In Memoriam: Richard Peck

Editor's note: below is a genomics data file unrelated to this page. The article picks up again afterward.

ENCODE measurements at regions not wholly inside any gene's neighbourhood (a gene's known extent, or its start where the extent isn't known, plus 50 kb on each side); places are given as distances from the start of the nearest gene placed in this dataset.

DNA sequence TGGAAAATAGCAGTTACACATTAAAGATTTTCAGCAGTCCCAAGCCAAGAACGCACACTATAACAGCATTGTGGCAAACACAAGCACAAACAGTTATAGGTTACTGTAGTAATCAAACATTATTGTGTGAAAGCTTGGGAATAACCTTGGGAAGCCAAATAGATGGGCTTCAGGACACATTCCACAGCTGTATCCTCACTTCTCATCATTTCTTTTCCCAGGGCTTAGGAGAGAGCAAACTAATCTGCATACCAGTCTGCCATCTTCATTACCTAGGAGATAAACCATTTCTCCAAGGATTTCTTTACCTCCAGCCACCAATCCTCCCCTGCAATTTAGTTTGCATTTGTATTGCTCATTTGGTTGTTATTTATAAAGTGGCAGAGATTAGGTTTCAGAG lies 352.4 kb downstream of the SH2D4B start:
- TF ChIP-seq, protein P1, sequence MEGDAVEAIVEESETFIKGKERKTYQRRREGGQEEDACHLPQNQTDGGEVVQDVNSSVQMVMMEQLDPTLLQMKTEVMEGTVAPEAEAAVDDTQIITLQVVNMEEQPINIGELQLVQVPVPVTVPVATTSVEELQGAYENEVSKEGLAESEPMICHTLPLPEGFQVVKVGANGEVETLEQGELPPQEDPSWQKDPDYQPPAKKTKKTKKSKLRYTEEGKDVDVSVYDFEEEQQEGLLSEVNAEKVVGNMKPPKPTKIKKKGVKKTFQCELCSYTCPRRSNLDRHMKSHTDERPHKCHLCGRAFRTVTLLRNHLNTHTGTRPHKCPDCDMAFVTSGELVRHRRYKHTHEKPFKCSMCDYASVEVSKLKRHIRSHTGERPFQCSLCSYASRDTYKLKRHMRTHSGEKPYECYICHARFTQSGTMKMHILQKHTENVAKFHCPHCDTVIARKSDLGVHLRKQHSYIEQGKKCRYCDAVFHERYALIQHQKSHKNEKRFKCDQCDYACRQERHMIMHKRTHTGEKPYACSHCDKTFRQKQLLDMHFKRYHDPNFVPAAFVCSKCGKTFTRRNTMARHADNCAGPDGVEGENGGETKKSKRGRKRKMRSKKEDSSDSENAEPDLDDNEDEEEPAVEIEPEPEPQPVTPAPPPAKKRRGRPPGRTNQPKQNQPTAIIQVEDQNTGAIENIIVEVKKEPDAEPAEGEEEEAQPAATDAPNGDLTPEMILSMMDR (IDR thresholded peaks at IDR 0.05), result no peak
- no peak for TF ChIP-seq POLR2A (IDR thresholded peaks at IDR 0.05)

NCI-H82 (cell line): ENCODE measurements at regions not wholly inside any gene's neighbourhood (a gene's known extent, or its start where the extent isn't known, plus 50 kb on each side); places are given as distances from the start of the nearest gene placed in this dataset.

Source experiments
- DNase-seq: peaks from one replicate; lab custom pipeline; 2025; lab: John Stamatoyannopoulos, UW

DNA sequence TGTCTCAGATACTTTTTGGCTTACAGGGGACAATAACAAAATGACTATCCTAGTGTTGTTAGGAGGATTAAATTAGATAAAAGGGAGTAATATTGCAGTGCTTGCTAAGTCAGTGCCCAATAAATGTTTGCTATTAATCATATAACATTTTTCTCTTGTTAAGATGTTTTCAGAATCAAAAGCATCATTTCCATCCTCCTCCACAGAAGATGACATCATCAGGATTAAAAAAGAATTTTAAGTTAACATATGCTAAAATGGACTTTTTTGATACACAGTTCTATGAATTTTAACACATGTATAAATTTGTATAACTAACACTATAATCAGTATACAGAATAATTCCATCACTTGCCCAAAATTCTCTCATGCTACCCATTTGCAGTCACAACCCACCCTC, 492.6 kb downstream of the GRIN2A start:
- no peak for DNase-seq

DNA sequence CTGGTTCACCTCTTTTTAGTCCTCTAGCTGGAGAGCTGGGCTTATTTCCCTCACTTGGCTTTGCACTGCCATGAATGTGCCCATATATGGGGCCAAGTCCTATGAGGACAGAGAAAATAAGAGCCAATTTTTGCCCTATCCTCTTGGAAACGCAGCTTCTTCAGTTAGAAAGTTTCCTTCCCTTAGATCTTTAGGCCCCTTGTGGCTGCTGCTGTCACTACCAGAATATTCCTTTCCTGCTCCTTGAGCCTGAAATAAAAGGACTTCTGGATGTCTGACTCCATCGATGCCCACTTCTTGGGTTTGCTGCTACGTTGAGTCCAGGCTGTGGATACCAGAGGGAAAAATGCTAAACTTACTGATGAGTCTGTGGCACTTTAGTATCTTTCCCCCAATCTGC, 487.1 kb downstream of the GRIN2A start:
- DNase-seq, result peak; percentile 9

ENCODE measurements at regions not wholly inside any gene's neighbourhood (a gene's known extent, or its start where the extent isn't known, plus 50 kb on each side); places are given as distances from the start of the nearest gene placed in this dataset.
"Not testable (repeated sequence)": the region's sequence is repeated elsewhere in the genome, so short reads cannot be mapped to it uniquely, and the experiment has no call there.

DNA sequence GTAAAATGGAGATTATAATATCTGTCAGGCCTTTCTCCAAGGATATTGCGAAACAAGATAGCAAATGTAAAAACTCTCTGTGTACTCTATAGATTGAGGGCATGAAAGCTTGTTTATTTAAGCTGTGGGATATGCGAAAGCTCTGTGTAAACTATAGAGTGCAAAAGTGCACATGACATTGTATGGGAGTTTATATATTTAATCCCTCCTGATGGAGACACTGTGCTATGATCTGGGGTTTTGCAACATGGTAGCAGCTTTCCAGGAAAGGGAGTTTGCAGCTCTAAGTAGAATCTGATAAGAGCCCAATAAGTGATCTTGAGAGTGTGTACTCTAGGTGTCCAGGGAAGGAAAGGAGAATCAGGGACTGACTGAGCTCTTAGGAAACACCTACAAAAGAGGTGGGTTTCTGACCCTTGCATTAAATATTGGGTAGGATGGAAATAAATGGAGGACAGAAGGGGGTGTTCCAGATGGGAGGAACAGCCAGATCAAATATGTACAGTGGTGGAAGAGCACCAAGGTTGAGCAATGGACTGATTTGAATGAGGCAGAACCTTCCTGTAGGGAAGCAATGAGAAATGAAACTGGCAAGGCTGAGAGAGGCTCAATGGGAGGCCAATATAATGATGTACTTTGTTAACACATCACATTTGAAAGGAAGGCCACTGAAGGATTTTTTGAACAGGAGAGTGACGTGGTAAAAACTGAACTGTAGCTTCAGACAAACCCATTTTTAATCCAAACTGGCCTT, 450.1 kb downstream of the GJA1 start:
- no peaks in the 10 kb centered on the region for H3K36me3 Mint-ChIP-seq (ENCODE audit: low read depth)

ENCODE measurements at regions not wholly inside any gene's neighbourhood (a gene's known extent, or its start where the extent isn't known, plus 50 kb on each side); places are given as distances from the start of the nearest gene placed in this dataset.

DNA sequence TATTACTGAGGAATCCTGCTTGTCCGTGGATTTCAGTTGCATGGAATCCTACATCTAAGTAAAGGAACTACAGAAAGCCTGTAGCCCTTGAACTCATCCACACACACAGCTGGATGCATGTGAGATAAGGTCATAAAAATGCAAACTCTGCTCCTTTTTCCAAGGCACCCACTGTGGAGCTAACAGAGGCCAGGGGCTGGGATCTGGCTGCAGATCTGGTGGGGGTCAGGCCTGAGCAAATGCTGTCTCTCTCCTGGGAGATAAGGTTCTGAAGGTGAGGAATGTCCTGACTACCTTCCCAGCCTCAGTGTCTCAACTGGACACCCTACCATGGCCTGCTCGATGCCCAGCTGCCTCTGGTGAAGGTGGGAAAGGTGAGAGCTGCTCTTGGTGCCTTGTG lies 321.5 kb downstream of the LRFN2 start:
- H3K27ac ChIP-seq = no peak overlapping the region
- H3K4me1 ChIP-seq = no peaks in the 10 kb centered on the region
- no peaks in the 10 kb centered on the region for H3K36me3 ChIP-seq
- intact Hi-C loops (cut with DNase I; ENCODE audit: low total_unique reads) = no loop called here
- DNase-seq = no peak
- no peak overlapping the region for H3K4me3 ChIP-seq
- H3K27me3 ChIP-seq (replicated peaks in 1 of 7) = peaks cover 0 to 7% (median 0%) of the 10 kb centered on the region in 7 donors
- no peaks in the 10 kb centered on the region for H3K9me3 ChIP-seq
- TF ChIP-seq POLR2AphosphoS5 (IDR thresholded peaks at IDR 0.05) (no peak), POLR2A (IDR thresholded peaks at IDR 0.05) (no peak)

I still remember my very first Scholastic book fair. I remember checking the pocket of my corduroys every few minutes for the money my mother had given me when I left for school that morning. It was tightly wrapped in the preview flier Ms. Razmus had passed out the day before, and every so often I would give it a squeeze just to prove it was still there. My worry would ease when I heard the telltale crinkle and rustle of paper. Every lesson that day seemed endless for a child who loved books. I had circled so many books, and I had money for them all because my parents are book people too, but the only one I remember is The Ghost Belonged to Me by Richard Peck. I still have that book. It’s a bit dog eared and the pages are yellow from the passage of time, but it’s been read and read again by me, by my children, to my children. Those were seemingly simpler times and the world seemed swelling with possible and drunk on sunshine. I had the privilege, the honor, and the giddy joy of telling Mr. Peck that story in May of 2016 in Chicago. I do not exaggerate when I say it was one of the very best days. Hearing him, seeing him, meeting him was worth the late night flight into Chicago and the return home less that 24-hours later. I went for Richard Pack. I’m so glad I did. Richard Peck died on May 23, 2018 and if I’m being honest the news brought me to tears. I am a fan. He wrote it. I read it. And my life went on that way for all these years. He won’t be writing anymore, and now the world feels a little emptier, and now for the very first time I feel little pieces of my childhood slipping away. I am heartbroken, but I am also grateful for all the hours and all the stories and all the life and laughter I found in his words. Thank you, Mr. Peck. Rest.